Above is a Scanning Electron Micrograph (SEM) of the Jason Castriota Virus, also known as JCV.
We have something of a Jason Castriota Virus (JCV) problem on our hands. With the over-wrought media flap that was the H1N1 Swine Flu pandemic still fresh in our minds, it appears that we have conquered one viral scare only to face another.
H1N1 was feared to be as deadly and contagious as the 1918 Spanish Flu, that which claimed more lives than the preceding Great War. Interestingly, the Spanish Flu was so named because Spain’s King Alfonso XIII was the highest profile patient and Spain received significant news coverage of the disease, not because it originated in Spain. The Spanish Flu is hypothesized to have originated in either Kansas, China, or France, although the exact source is not definitively known, whereas the exact source of H1N1 is a Mexican pig.
On the other hand, the exact source of JCV is Cambiano, Italy, home of fabled design house Pininfarina. Unlike the misnomered Spanish Flu, JCV suffers from no such incertitude of nomenclature – there is no doubt that Jason Castriota, during his tenure at Pininfarina, was directly responsible for the current crop of infectious taillight designs spreading from west to east, culminating in the current pandemic.
For those of you who aren’t epidemiologists, a pandemic differs from an epidemic only in scope. Whereas an epidemic is an isolated outbreak of disease, a pandemic is a global outbreak. Considering the Italian, German, and Japanese cases that are now laboratory-confirmed, the pandemic title is justly deserved by JCV. Let’s keep those epidemiologist hats on for another moment and follow the unfurling of this disease. And don’t give credence to anyone who calls it a “trend”, because it is so much more severe than that.
As mentioned earlier, Cambiano, Italy is where JCV first poked its nose filamentous tail out. It was there that the Maserati GranTurismo was born, complete with gaping oral cavity and cantilevered taillight design. It was this latter design element that houses the potent JCV virus.
The infectious dose appears to be quite low; in a recent study by the Braunschweig University of Art in Germany, seeing the rear end of a GranTurismo for only 5 seconds was found to be sufficient for infection. These results aren’t surprising given the rapid proliferation of cantilevered taillights.
After JCV was first identified in late February, 2004, during the design phase of the Maserati GranTurismo, the course of the disease gets a bit fuzzy, meaning that any information we have henceforth is only a best guess. From Cambiano, JCV is believed to have spread to northeast to Ingolstadt, Germany, where it infected two notable automotive designers: Walter de’Silva and Peter Schreyer.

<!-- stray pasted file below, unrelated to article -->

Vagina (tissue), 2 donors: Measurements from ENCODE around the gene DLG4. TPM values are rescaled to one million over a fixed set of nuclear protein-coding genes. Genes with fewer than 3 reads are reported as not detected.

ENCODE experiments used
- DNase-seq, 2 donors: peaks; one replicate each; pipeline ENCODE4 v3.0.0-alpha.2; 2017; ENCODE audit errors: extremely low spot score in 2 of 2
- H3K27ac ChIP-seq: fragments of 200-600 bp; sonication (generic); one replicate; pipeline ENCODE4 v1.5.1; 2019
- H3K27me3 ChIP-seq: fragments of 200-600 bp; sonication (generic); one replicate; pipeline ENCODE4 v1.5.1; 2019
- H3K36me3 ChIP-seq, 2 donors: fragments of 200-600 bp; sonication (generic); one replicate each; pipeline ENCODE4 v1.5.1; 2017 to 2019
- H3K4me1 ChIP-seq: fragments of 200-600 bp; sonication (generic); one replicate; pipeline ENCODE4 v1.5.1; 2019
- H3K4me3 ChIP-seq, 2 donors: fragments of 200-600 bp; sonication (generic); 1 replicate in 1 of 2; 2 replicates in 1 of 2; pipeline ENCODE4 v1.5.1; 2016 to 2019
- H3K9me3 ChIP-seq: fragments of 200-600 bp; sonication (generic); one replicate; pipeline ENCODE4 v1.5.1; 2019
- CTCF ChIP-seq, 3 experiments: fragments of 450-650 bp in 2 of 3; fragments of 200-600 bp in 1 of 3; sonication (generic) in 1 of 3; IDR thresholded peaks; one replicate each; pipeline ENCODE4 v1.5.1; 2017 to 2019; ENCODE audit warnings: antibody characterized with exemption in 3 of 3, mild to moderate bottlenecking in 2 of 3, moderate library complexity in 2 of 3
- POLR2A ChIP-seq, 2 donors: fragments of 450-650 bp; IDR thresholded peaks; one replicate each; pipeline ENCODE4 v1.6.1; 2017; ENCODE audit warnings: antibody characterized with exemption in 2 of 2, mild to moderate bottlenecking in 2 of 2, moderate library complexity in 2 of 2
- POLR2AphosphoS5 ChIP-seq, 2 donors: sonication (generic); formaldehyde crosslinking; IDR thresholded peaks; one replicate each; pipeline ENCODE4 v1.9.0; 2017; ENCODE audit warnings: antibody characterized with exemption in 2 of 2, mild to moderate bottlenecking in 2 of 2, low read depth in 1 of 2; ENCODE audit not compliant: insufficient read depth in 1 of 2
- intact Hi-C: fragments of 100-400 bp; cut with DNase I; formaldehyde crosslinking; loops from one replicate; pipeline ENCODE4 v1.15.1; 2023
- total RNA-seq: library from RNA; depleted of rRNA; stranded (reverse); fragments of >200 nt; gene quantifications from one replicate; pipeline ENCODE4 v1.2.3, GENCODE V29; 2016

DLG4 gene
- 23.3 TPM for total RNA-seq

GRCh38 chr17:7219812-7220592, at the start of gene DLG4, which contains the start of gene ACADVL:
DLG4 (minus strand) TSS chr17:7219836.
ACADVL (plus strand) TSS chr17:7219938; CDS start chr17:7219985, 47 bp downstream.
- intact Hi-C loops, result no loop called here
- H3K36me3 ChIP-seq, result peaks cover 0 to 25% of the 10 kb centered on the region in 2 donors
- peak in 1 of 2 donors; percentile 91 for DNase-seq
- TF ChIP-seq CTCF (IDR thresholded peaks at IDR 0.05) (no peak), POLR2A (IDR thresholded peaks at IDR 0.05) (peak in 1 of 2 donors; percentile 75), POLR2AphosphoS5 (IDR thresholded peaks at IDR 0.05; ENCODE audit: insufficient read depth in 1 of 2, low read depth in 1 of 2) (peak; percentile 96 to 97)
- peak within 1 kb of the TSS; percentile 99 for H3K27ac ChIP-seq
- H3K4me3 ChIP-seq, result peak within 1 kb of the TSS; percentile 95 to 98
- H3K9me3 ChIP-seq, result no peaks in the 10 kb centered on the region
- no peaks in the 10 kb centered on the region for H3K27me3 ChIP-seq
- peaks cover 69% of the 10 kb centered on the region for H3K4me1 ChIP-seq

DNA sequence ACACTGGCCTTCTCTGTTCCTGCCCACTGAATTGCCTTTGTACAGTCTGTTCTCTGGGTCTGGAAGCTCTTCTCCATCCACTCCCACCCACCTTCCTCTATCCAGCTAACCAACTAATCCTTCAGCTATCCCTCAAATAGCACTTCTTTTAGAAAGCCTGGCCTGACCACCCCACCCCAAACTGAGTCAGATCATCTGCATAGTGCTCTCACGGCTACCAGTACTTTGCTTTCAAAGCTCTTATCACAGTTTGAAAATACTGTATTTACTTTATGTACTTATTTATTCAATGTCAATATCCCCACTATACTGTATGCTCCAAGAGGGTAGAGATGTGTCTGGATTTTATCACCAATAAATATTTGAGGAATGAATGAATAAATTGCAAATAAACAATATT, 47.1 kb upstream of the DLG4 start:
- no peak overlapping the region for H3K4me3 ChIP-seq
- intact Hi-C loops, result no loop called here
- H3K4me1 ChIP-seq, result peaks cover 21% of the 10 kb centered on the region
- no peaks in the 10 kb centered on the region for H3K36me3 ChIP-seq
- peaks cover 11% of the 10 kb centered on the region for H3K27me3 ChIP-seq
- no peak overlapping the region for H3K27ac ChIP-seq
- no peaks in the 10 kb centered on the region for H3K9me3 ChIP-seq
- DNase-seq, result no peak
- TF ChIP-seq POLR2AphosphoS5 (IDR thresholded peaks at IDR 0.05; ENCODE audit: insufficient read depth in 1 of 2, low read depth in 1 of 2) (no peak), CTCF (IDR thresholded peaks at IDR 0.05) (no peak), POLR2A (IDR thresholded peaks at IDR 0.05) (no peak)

de’Silva was hit hard and fast by JCV and he didn’t hesitate to incorporate cantilevered taillights into the 2007 Audi A5. After taking the position of Head of Volkswagen Group Design, Volkswagens soon followed with calamitous expediency. In a peculiar twist, only the more sizeable North American 2011 Passat has The Taillights, whereas its European counterpart is spared the embarrassment.
Schreyer was similarly afflicted, but experienced a more prolonged incubation period. It wasn’t until very recently that he incorporated the once-unique taillight design into the 2011 Kia Optima. It therefore appears that there is an environmental trigger at play here. Otherwise, we would have expected Schreyer and de’Silva to have shown symptoms around the same time. What is the environmental trigger? Leading scientists are still unclear.
An interesting new development in the spread of the disease is that it has made its first known appearance in the Americas. The proof is in the 2011 Honda Odyssey, captured below at the 2010 Chicago Auto Show. The Odyssey was designed in California, meaning that the virus was able to withstand the warmer clime of the Sunshine State.
For those of you interested in the minutiae relating to JCV, you’ll surely be interested to learn that it is a member of the picornaviridae family, making it a not-so-distant relative of duck hepatitis A virus.
This is a diagram of what microbiological scientists believe the JCV mechanism of infection could look like. Held within the capsid is likely DNA from Jason Castriota himself. The DNA from the bacteriophage is inserted into the host cell and integrates with the host DNA. This integration is not dissimilar to the mechanism used by HIV, thereby ensuring that all future progeny of the infected individual carry the JCV DNA.
We are now only beginning to feel the impacts of this devastating pandemic. Audi and Volkswagen are gone, lost to the wolves, with other Can other brands be vaccinated before it’s too late?
[Photo credits: author, Platform nation, Google Maps, SNDN Blog]